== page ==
Jul 4, 2013

[TV] The Office: Season 8

This penultimate season of The Office was particularly notable since it was the one that did not involve Steve Carell as the character Michael Scott, who in many wells set the tone for the show for the most part. Plus this is the season that allows me to use the term "penultimate" as part of this review.

I have to admit that it was hard to conceive what The Office would be like without Michael Scott. And while the stories of the likes of Jim and Pam were certainly a lot more endearing, the constant presence of Michael was certainly a unique dynamic for the show.

But now we all have to move on and see what lies ahead. And while this wasn't quite the most coherent season for the show, it was still entertaining for the most part. Naturally the big focus was dealing with Michael's replacement, which makes for good enough television. And based on the DVD graphic alone, you can already figure out who got the job.

Side note: Who the heck made that DVD cover? It's horrible!

Synopsis: The Office is a US adaptation of a British sitcom of the same name. It was adapted for US audiences by Greg Daniels, who used to write for Saturday Night Life and other comedies.

So despite the different guest starts who came around in the last season, the new Regional Manager for Dunder Mifflin, Scranton ends up being Andy Bernard (Ed Helms). The company also has a new CEO in the form of Robert California (James Spader), which presents yet another interesting dynamic added to the show. And of course a new boss means new efforts to jockey for position such as Andy hosting a garden party for him thanks to Dwight (Rainn Wilson) offering the use of Schrute Farms as a venue in episode, "Garden Party".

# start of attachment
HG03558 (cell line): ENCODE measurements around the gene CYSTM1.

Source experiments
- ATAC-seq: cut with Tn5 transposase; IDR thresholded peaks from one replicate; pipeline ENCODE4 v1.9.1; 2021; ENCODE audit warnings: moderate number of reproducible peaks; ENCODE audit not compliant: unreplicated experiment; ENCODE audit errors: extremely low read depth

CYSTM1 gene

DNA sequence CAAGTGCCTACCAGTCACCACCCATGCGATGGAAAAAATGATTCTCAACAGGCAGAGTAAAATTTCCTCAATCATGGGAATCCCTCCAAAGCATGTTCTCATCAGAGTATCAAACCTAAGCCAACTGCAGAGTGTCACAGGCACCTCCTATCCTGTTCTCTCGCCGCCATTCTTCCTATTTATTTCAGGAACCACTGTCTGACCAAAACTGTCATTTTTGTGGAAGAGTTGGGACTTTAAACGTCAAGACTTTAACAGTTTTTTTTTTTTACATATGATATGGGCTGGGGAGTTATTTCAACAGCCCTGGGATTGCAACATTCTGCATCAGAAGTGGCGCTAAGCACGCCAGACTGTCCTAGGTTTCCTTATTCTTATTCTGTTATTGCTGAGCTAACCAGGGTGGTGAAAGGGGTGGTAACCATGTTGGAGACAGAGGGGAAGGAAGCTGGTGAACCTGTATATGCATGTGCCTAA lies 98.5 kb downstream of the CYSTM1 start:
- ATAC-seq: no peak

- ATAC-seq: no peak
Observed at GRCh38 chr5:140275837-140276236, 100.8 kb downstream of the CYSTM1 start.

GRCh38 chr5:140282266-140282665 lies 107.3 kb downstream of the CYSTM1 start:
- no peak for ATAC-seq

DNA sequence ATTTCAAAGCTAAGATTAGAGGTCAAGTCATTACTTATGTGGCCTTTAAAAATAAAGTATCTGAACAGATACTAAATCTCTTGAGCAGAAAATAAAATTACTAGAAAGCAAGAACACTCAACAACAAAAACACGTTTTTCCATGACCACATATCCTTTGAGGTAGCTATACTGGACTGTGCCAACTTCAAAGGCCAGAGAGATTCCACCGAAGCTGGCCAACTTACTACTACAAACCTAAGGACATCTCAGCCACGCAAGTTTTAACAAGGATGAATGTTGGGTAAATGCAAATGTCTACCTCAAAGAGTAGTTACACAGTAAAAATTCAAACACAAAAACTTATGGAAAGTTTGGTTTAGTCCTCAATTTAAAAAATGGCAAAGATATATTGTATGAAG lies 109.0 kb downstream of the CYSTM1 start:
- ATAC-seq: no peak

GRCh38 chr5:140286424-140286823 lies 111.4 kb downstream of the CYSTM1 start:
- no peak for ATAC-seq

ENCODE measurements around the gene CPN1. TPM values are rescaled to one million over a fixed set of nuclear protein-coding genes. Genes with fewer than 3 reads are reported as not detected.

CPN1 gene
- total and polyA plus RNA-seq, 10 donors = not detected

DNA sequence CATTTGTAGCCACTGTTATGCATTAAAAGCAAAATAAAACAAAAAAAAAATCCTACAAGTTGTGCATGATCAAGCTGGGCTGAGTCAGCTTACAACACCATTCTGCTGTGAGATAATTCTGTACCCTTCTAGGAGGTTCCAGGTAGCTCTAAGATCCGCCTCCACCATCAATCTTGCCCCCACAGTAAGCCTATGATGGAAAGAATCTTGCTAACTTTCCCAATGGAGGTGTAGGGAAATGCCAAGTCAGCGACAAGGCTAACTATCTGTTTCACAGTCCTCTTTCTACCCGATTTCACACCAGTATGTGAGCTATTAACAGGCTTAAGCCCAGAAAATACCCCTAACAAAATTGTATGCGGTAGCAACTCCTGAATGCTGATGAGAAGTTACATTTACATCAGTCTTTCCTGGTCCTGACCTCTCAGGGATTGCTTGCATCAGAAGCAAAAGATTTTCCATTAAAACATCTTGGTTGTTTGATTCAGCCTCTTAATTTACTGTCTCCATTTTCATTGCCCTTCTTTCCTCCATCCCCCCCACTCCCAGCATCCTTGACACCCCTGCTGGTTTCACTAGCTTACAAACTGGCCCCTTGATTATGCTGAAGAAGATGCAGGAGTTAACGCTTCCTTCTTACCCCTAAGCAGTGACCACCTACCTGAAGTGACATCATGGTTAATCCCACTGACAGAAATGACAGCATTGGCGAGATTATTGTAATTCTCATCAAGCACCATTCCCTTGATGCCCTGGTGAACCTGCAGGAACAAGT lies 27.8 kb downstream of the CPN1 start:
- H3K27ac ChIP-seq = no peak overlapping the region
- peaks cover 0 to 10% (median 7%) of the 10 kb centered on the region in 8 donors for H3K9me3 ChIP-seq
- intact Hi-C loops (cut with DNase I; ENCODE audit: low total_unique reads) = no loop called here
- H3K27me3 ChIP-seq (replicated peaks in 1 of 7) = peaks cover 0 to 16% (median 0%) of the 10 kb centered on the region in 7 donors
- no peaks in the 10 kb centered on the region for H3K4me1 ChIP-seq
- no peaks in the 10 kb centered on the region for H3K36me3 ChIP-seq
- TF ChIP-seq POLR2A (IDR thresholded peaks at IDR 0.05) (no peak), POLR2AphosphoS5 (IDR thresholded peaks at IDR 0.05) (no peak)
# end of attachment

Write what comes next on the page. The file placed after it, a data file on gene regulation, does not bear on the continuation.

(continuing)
This doesn't mean that we've totally forgotten about Jim (John Krasinski) and Pam (Jenne Fischer). We have Pam trying to deal with her pregnancy arrangements in "Pam's Replacement" and eventually Jim uses lame excuses to get out of work and spend more time with his newborn baby in "Jury Duty". But I did particularly enjoy when they bring in Nellie (Catherine Tate) again as the President of Sabre's special projects. It's such a delightfully vague title that allows her character a lot of leeway.

I think the only really interesting plot beyond Oscar (Oscar Nunez) forever suspecting that the Senator is gay is the paternity of Angela's (Angela Kinsey) child. And since there is the suspicion that the Senator is gay, then it may be plausible that someone else fathered the child. A good guess would be Dwight of course, given that he and Angela still has some special moments together. Thus the plot thickens.

Like I said before, the season is still a lot of fun and the cast is able to portray some rather ridiculous and yet still realistic situations in their office life - and this includes the ever strange "doomsday device" that Dwight develops in "Doomsday". But at the same time things just aren't the same at the office without Michael, no matter how endearing it is to watch Andy try so hard to be just as memorable as a boss. The addition of Robert California to things was an interesting enough twist, but he's rather on the level about things and really more a straight may to contrast all the shenanigans at the office. And bringing in Nellie also helped shake things up, but that can only go so far.

This season didn't quite have as big a standout episode as we've seen in seasons past.I suppose the closest to this may be the season finale, but that's not saying much. And it's just a shame - perhaps it shows that even the writers weren't quite sure how to approach things with Michael gone. His presence on the show really pushed forward some rather crazy ideas.

The Office is still a great show on the whole, but this may not have been their best moment, so to speak. It's enjoyable, but you can also sense how the show was already on its last legs by this point. So I can only rate the show as a respectable 3 Andyisms out of a possible 5.

No comments:

Post a Comment